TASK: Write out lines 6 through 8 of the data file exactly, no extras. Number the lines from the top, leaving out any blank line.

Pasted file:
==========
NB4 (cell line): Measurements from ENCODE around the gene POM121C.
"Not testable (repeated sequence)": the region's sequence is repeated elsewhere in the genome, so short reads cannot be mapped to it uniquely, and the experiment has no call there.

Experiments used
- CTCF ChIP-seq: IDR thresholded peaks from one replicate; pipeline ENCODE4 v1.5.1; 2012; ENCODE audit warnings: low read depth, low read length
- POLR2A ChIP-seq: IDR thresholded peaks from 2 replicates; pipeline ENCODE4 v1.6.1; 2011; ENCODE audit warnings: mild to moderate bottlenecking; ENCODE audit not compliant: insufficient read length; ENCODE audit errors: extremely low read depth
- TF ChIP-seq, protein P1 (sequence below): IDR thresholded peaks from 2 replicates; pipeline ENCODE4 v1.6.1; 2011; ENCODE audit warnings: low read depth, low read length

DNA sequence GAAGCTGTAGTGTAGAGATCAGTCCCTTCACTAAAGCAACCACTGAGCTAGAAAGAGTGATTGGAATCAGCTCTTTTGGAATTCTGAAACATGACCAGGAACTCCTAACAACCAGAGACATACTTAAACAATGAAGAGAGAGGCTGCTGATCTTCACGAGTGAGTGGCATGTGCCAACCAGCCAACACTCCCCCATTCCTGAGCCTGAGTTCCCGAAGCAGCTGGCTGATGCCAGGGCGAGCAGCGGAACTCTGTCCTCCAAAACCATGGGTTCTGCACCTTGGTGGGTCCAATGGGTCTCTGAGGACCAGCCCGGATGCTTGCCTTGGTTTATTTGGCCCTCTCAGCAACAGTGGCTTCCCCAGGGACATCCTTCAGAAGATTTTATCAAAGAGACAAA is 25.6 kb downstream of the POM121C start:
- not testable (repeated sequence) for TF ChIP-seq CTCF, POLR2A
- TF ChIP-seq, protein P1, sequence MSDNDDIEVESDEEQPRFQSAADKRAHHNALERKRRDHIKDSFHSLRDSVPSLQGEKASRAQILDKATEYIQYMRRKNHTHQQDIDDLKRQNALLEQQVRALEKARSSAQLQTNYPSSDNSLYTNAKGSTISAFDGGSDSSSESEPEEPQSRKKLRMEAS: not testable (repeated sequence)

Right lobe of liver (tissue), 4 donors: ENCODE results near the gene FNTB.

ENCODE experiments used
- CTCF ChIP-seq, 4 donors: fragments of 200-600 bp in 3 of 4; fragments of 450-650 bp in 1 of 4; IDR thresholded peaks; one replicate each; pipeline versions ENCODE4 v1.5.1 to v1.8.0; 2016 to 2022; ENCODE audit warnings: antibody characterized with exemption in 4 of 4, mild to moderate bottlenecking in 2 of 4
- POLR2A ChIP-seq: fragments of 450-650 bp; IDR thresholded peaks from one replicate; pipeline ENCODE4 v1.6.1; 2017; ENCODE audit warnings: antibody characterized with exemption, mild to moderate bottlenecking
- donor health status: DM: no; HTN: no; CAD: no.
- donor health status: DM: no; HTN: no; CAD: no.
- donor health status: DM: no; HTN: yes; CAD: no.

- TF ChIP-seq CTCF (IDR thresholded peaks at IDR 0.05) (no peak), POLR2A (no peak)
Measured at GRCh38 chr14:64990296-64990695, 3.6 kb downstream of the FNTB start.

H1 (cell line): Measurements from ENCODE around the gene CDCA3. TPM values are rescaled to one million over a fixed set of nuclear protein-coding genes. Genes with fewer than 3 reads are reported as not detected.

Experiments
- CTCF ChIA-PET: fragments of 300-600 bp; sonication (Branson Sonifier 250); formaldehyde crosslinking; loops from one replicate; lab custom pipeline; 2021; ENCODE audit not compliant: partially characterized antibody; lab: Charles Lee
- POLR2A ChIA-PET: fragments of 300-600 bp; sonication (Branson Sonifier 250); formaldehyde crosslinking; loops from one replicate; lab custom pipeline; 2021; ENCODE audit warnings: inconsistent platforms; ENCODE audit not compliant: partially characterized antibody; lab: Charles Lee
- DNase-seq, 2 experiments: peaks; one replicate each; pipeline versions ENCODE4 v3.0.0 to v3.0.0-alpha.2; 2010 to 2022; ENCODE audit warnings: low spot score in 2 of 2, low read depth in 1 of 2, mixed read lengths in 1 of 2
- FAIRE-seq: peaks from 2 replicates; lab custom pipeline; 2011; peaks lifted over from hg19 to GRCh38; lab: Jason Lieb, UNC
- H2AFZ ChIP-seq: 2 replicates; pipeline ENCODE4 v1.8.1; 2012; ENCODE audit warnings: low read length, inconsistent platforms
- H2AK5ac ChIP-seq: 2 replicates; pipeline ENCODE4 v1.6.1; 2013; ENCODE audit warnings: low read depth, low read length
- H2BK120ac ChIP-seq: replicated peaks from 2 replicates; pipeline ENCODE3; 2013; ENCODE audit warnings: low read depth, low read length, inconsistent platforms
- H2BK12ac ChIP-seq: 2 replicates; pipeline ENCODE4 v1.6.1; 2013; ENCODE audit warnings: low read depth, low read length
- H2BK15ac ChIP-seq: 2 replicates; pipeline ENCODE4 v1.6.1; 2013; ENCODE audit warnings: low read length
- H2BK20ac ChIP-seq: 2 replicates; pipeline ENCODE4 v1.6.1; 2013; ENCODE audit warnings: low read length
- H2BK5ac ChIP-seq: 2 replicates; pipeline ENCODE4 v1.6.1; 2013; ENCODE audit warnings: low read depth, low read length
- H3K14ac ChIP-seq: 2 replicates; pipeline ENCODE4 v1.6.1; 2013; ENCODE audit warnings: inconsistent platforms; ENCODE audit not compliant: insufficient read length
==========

- TF ChIP-seq, protein P1 (sequence below): IDR thresholded peaks from 2 replicates; pipeline ENCODE4 v1.6.1; 2011; ENCODE audit warnings: low read depth, low read length

DNA sequence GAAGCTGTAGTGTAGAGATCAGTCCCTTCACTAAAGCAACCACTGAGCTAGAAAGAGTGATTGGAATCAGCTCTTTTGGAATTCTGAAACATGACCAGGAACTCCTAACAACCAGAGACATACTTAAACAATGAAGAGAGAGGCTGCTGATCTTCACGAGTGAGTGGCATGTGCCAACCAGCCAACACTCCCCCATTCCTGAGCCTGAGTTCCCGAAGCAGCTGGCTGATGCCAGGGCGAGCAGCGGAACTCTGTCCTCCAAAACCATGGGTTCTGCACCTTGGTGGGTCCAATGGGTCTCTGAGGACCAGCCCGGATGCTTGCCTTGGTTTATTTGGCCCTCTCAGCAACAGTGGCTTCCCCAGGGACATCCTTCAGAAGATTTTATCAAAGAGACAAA is 25.6 kb downstream of the POM121C start:
- not testable (repeated sequence) for TF ChIP-seq CTCF, POLR2A